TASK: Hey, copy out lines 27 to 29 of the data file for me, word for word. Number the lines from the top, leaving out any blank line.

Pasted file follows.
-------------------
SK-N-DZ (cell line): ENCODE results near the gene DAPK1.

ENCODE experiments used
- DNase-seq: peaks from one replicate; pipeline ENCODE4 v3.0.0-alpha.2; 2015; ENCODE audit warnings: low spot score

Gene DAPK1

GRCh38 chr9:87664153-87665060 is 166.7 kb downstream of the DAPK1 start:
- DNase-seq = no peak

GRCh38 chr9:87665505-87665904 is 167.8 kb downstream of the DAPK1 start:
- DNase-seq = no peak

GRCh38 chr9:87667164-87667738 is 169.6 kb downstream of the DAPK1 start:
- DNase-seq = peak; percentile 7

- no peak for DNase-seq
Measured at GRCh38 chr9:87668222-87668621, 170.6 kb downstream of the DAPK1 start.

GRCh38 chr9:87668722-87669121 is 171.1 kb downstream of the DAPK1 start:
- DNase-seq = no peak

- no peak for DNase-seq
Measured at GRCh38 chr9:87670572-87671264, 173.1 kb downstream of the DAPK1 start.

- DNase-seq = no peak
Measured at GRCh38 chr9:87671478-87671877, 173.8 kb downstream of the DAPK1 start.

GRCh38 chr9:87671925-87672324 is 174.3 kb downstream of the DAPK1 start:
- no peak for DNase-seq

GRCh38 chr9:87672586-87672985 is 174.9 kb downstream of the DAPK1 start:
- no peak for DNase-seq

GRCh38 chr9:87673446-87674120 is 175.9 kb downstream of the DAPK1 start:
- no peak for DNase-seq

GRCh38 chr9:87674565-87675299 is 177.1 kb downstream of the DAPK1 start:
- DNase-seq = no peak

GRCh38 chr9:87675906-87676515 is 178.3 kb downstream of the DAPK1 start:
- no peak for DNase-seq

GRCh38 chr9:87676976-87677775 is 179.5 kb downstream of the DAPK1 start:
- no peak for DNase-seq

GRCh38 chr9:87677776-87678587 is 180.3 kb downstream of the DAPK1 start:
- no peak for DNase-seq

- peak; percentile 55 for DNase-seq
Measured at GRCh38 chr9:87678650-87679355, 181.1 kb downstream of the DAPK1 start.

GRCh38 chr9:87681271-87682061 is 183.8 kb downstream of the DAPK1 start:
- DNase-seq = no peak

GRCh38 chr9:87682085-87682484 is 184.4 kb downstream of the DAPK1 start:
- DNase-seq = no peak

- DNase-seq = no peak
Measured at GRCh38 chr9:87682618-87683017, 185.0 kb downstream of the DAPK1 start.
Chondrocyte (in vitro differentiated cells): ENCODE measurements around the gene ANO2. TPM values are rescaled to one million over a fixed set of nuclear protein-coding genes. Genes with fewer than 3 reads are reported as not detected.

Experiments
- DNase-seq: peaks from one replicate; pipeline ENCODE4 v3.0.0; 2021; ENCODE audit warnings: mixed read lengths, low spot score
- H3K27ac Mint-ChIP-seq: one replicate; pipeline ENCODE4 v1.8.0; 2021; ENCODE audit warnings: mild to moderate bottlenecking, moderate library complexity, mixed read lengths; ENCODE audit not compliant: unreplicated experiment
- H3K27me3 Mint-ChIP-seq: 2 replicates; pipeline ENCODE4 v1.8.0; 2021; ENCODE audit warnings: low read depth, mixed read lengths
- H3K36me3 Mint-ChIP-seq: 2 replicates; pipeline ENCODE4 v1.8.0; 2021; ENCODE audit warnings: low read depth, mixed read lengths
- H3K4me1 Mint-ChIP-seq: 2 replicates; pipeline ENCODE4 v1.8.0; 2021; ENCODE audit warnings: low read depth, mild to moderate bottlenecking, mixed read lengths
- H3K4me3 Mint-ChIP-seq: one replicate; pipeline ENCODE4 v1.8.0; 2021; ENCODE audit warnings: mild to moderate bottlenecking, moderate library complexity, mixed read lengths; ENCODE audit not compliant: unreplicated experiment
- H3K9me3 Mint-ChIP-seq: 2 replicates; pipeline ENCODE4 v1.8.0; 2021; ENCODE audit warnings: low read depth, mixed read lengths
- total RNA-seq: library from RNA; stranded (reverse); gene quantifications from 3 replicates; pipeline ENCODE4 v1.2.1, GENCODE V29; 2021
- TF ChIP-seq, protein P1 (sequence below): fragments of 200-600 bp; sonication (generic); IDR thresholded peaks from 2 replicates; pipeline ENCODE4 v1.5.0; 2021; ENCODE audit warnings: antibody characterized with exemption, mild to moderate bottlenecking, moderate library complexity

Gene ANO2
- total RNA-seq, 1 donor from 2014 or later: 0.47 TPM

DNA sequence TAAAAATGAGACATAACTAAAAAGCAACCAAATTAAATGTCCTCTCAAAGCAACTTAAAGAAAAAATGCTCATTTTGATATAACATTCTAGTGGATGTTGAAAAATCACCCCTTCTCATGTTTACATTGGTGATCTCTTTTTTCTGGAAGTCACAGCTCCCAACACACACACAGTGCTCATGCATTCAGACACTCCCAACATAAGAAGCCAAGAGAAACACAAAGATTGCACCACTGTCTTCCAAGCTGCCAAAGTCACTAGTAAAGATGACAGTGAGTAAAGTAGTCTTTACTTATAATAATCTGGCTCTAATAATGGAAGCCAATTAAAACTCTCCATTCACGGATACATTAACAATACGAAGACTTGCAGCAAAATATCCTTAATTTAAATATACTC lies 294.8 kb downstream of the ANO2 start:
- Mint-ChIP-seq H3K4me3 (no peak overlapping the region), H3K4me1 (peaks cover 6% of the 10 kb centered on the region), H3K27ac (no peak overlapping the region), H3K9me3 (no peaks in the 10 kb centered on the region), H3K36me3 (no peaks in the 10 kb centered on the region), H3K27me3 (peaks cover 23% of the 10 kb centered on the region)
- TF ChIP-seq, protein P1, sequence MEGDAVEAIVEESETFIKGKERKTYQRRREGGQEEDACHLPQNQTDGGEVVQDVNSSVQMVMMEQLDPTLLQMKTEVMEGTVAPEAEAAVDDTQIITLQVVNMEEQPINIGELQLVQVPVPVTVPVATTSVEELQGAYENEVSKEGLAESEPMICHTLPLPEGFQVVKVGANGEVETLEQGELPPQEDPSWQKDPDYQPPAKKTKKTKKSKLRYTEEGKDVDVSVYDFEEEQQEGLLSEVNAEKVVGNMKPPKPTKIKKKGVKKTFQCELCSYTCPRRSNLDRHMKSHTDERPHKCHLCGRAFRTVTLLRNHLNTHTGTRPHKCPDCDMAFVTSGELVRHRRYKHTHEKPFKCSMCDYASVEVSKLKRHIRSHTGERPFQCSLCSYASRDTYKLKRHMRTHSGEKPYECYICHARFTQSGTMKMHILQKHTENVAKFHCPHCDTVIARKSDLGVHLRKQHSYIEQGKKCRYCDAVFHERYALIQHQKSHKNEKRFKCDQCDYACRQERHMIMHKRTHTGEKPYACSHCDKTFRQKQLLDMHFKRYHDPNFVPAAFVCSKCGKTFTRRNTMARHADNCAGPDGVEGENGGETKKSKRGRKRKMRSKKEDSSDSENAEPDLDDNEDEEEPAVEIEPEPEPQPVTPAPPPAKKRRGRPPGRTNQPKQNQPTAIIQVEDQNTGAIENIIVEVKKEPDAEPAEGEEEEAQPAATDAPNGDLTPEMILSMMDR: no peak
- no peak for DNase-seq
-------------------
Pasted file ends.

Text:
GRCh38 chr9:87675906-87676515 is 178.3 kb downstream of the DAPK1 start:
- no peak for DNase-seq

GRCh38 chr9:87676976-87677775 is 179.5 kb downstream of the DAPK1 start: